NO ASK Fundraising Strategies for Board Members
NO ASK fundraising strategies for board members? Is this possible?
Often, we find that board members are nervous about the idea of fundraising. They want to help, but shy away from the idea of “asking.”
We recently shared our favorite list of the Top 10 Fundraising Responsibilities of Board Members. Today we want to dive deeper and discuss how each board member can find a comfortable role where they can personally support fundraising, without having to solicit.
Here are just a few of the productive jobs they can do to raise friends, thank donors and help create a sustainable fundraising program.
1. Spread the word among their networks and social circles.
Your board members need to be roaring advocates for your organization; they need to talk it up wherever they go. Every organization needs their board members to be in action, spreading the word and making friends for the cause.
It’s important for all board members to enthusiastically share news about their favorite cause with their friends. Most are willing to share posts, videos or images with their social networks. For example, many board members jump in to support Giving Days by reaching out to friends via social or digital channels.
One thing board members need to remember: they have immense credibility within their communities.
One reason is because they are unpaid volunteers. They are only supporting the organization out of the goodness of their hearts – because they care. This gives board members more stature within the community and their circles of friends than they realize.
So the job is clear: ask your board members to introduce your organization to everybody they know. Let’s start a groundswell of good news about your cause that will spread through your community.
2. Open doors by hosting Small Socials.
You can expand your community relationships and make new friends through gatherings such as Small Socials. This job is perfect for socially oriented board members who have a large network.
A Small Social can take several formats. For example, it can be a coffee, a tea, a dinner, a porch party, a cookout, or cocktails. The event can be a breakfast meeting or luncheon. It can include 3 people or 100.
Here’s our preferred format for a “door-opener” Small Social:
- Board members, volunteers or donors invite guests, underwrite it and serve as hosts.
- There is no charge, because this is a cultivation event designed to introduce new people to your organization’s work. The goal is to work the room, so to speak.
- There is a short presentation (max 15 minutes) in the midst of the socializing.
- The board volunteer host welcomes everyone, and the CEO gives a short high-impact message about the work and your results.
- You follow up with attendees after the event, by asking them about their impressions and if they’d like to get involved.
Small Socials are one of our favorite no ask fundraising strategies for board members. Opening doors and making connections is a most important role – one that can pay off in future major gifts.
3. Host a tour to showcase your organization’s impact.
Board members can host tours to bring prospective friends closer to your organization. We find that a carefully scripted tour can be a powerful way to demonstrate your organization’s good work and to illustrate unmet needs in the community.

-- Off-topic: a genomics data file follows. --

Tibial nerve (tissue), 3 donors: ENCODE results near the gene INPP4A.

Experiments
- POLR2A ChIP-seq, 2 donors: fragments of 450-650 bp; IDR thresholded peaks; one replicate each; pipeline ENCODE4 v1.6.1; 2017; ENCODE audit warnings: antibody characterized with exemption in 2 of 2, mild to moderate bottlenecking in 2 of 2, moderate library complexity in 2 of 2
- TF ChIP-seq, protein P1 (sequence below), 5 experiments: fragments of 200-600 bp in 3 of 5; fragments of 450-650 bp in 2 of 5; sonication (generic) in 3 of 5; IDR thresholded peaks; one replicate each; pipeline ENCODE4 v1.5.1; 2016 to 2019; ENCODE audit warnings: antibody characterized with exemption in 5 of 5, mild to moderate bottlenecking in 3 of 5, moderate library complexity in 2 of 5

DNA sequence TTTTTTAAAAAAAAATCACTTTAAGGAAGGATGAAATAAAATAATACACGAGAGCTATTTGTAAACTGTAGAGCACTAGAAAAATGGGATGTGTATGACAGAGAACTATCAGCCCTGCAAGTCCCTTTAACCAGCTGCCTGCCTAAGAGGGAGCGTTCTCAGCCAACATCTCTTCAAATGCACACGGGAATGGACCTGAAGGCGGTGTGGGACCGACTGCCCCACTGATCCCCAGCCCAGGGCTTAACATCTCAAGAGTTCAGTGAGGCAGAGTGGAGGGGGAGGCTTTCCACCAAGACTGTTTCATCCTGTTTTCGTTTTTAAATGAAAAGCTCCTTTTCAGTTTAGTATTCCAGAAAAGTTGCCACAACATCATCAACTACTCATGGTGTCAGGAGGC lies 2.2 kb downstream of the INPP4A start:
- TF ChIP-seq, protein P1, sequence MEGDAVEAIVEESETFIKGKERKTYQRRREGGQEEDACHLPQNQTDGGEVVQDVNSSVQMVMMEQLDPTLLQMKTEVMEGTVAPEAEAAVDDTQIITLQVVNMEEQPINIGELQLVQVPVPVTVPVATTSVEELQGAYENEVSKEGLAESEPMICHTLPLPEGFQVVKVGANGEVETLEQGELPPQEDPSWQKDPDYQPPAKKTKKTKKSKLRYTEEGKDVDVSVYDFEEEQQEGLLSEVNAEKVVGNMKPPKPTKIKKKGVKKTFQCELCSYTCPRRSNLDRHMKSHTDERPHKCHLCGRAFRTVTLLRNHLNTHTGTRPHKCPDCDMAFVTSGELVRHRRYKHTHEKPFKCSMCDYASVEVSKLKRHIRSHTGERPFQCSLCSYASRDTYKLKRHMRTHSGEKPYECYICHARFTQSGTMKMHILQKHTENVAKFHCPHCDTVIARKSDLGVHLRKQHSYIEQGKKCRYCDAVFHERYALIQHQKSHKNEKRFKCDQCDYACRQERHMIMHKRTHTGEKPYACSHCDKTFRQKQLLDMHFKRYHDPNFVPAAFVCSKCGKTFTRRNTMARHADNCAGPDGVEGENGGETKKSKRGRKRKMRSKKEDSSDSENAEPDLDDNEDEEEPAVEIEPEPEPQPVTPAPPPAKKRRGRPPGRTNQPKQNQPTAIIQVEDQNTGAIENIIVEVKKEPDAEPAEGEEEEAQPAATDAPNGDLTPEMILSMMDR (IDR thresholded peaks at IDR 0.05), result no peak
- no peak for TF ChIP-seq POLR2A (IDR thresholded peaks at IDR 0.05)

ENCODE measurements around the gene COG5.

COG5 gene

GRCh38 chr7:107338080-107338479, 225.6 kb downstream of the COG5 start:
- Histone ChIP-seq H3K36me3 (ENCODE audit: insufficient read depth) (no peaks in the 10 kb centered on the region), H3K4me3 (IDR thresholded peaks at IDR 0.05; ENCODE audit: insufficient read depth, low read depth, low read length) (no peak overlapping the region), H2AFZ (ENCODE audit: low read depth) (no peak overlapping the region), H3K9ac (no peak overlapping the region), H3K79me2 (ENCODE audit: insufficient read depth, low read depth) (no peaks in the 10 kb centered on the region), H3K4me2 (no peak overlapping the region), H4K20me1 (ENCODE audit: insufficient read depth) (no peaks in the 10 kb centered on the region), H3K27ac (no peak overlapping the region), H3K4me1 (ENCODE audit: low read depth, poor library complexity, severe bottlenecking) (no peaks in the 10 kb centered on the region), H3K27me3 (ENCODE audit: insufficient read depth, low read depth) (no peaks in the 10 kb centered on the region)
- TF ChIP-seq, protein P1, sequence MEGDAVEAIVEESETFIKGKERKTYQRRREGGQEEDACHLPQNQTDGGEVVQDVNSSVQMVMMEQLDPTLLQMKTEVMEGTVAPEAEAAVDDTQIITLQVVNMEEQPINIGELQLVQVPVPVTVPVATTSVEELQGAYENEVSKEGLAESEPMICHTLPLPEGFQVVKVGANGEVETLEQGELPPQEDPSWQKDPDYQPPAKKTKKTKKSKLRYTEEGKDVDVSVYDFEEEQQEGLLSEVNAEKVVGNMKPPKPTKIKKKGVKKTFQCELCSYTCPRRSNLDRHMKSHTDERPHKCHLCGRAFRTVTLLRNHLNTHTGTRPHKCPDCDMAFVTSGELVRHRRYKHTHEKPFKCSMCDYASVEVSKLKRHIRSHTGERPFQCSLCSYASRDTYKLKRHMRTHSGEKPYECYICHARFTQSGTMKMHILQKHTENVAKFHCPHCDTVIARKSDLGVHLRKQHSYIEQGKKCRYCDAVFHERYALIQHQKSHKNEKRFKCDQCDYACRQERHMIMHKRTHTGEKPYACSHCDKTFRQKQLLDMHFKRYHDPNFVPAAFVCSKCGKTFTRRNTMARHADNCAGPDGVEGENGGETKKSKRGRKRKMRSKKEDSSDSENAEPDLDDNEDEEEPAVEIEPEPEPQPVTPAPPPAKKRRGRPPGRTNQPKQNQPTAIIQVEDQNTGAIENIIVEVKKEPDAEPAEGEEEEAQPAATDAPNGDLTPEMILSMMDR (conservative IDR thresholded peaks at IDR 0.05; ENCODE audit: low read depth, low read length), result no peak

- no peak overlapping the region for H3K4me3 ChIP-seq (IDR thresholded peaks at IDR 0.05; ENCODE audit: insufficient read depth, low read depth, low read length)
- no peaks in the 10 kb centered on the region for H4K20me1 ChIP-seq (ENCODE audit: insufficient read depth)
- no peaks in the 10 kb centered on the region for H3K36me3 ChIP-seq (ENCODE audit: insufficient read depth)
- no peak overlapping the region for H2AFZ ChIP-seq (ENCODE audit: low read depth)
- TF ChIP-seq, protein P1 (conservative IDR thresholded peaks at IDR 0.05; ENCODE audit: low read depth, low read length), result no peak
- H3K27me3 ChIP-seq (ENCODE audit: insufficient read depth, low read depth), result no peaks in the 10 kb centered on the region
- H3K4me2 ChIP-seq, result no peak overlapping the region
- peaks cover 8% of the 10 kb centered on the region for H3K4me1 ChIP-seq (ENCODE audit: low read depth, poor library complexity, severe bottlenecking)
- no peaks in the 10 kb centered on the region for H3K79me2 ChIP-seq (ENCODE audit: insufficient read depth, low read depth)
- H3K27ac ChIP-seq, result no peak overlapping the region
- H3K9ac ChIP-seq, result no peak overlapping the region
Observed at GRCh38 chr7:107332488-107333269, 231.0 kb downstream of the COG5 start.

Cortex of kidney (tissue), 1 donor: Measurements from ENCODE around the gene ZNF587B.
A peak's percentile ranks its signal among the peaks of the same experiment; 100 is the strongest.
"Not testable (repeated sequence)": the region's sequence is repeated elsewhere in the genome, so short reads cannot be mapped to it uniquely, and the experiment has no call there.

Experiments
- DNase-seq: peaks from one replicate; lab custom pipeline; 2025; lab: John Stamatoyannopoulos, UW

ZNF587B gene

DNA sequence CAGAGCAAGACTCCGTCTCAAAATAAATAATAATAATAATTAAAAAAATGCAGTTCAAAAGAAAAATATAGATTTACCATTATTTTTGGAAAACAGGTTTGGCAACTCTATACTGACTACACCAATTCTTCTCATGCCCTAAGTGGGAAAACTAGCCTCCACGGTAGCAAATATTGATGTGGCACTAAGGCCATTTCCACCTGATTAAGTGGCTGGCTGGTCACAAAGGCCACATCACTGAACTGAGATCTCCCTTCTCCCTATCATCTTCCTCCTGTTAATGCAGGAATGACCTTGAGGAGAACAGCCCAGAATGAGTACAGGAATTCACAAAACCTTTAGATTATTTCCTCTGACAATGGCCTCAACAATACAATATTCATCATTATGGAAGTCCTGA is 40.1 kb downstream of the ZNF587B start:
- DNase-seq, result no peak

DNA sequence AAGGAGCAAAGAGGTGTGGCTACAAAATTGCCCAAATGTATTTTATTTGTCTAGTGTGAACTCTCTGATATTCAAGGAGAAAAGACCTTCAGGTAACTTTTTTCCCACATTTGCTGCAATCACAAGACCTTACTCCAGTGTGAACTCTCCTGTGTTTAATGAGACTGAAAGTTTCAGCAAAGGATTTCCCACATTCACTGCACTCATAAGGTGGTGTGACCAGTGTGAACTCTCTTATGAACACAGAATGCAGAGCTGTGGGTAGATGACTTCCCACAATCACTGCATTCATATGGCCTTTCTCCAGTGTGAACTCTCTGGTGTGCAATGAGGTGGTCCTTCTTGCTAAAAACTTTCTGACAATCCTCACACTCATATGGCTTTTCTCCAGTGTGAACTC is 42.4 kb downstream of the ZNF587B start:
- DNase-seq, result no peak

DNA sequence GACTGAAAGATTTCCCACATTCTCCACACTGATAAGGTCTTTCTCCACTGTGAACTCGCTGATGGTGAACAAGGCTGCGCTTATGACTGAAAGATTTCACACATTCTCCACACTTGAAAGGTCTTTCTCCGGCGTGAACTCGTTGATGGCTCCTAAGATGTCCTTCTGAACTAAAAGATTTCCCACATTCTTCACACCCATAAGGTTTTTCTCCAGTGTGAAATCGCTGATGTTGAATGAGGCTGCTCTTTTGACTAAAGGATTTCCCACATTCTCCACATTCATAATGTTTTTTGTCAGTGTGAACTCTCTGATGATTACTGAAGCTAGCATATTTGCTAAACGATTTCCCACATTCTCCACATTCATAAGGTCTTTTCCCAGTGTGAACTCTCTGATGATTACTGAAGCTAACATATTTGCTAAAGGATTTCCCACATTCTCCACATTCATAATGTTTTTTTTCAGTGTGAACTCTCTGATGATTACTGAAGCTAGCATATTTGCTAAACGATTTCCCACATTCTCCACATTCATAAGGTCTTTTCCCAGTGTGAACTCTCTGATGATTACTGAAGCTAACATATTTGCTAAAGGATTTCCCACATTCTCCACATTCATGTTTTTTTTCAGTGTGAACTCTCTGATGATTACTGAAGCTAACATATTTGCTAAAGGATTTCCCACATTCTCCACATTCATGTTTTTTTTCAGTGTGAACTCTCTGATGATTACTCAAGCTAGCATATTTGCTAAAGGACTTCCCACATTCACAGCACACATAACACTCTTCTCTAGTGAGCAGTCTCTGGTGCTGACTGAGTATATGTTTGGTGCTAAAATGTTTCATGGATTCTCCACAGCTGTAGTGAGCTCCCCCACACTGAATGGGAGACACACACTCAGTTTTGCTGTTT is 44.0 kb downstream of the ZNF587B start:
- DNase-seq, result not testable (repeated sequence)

The tour lets your work speak for itself.
Your guests will hear staff members, or even clients/students/stakeholders, express in their own words their personal first-hand experiences with your organization’s mission— and the good it does—in the community.
A well-planned tour is hosted by a board volunteer. Just like in Small Socials, the CEO will share a visionary message. Use the same follow-up plan as a Small Social.
By hosting a tour of your organization for donors or friends, board members play a powerful role showcasing your organization’s work. Even more, their presence adds credibility and stature to your organization.
4. Thank you calls to donors.
One of the most powerful actions a board member can take is to make thank you phone calls to donors. This should always happen soon after the gift is received by your organization.
When board members call to thank donors, the donors are usually quite impressed. Donors will think:
“This organization appreciates me”
“I am a real person to this organization, not just a checkbook”
“This organization is well run”
Donors who receive phone calls from board members invariably tend to give larger gifts the next time and tend to stay on board as donors longer.
Some studies have shown that donors who received a thank you call from a board member within 24 hours of making a gift, later made subsequent gifts that were 39% higher than donors who did not receive a call.
This means that board members can directly improve your organization’s bottom line without having to solicit.
Bottom Line: NO ASK Fundraising Strategies for Board Members
Every board member can support your organization’s fundraising.
There is a fundraising role for each person on your board – whether they are in an asking role or not. Opening doors, making friends and thanking donors are valuable jobs that can pay off with increased gifts to support your cause.
As always, it is a pleasure to share our weekly news and insights with you.
If your organization is planning a capital campaign or launching a major gifts program – we can help. We’re with our clients every step of the way, inspiring their teams and board, building confidence, driving action and measuring success. Send an email to firstname.lastname@example.org if you’d like to schedule a strategy or consulting call with us.